National Archives and Monuments Men Foundation Announces Discovery of Hitler Albums Documenting Looted Art

 

Monuments Men Foundation Founder and President Robert Edsel and Archivist of the United States David Ferriero unveil the donation of two “Hitler Albums” to the National Archives at the Meadow Museum at Southern Methodist University in Dallas, TX

Today at a ceremony in Dallas, David S. Ferriero, Archivist of the United States, Dr. Greg Bradsher, Senior Archivist and Robert M. Edsel, President of the Monuments Men Foundation for the Preservation of Art and author of The Monuments Men, announced the discovery of two original leather bound albums containing photographs of paintings and furniture looted by the Nazis. The Monuments Men Foundation will donate these albums, both of which have been in private hands since the end of World War II, to the National Archives.

These albums, created by the staff of a special task force, the Einsatzstab Reichsleiter Rosenberg, or ERR, document the unprecedented and systematic looting of Europe by Adolf Hitler and the Nazis. The ERR was the main Nazi agency engaged in the theft of cultural treasures in Nazi-occupied countries.

The Archivist hailed this discovery as “one of the most significant finds related to Hitler and the Nazi’s premeditated theft of art and other cultural treasures to be found since the Monuments Men Foundation’s previous discovery of Albums 6 and 8. It is exciting to know that original documents are shedding light on this important aspect of World War II. Documents such as these may play a role in helping to solve some of those mysteries and, more importantly, helping victims recover their treasures. The National Archives is grateful to Mr. Edsel and the Monuments Men Foundation for today’s donation of Albums 7 and 15, which will allow scholars and historians immediate use of these materials.”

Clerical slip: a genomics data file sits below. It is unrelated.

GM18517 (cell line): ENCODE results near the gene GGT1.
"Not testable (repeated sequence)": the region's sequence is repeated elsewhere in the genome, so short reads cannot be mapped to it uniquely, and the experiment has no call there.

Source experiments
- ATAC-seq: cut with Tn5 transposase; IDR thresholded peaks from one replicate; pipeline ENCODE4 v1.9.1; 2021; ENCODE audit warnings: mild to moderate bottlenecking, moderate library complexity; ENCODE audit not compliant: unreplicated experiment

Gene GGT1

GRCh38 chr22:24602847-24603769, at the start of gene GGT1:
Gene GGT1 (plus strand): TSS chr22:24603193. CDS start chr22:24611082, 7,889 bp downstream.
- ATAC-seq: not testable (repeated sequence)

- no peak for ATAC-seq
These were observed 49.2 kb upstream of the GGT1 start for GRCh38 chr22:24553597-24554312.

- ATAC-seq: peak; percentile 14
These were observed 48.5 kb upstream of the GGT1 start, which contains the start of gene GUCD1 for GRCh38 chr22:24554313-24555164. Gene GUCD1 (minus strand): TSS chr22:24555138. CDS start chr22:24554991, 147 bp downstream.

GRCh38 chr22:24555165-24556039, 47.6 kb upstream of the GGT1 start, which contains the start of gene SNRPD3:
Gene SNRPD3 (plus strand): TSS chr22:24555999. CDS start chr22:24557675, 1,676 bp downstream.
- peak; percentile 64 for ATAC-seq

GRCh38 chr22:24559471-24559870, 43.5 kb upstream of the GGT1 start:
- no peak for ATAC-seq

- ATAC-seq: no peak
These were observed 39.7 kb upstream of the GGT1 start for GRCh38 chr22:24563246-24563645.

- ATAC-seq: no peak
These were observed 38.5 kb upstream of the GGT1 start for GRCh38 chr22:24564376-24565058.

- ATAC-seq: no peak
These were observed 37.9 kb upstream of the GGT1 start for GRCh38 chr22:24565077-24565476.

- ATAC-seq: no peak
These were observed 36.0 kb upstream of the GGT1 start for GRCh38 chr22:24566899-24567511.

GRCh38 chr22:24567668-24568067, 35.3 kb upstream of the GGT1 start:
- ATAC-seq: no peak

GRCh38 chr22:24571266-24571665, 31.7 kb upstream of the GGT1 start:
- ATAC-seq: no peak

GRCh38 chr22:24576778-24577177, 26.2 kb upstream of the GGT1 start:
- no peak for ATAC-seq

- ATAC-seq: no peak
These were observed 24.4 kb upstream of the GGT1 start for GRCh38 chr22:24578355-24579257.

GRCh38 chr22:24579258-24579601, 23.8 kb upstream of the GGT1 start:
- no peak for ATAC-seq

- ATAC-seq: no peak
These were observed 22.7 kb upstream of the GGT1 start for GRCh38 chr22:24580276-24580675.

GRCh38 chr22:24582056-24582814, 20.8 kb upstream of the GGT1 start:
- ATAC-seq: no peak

“The Foundation often receives calls from veterans and their heirs, who don’t know the importance of items they may have picked up during their service, or aren’t aware that anyone is looking for the items,” Foundation President Robert M. Edsel stated. “These albums are just the tip of the iceberg for hundreds of thousands of cultural items still missing since World War II. The role of the Monuments Men in preserving cultural treasures during conflict was without precedent. We honor their legacy by completing their mission.”

In the closing days of World War II, U.S. soldiers entered Adolf Hitler’s home in the Bavarian Alps. Many picked up trinkets as souvenirs as proof that they had been inside. Cpl. Albert Lorenzetti and Private First Class Yerke Zane Larson each took one leather bound album. Neither man knew the significance of the albums, other than being a memento of their war service. Heirs to both men contacted the Monuments Men Foundation for the Preservation of Art, a not-for-profit organization that received the 2007 National Humanities Medal, after reading media stories about the Foundation’s work involving the restitution of other valuable World War II documents.

Read the remainder of the press release here

Read More Hitler art albums discovered

Read Lost albums of Hitler’s stolen artwork located by Dallas foundation

Read Photo albums related to Nazi art theft unveiled

Read Photo albums showing art work, furniture stolen by Nazis during WWII unveiled in Dallas

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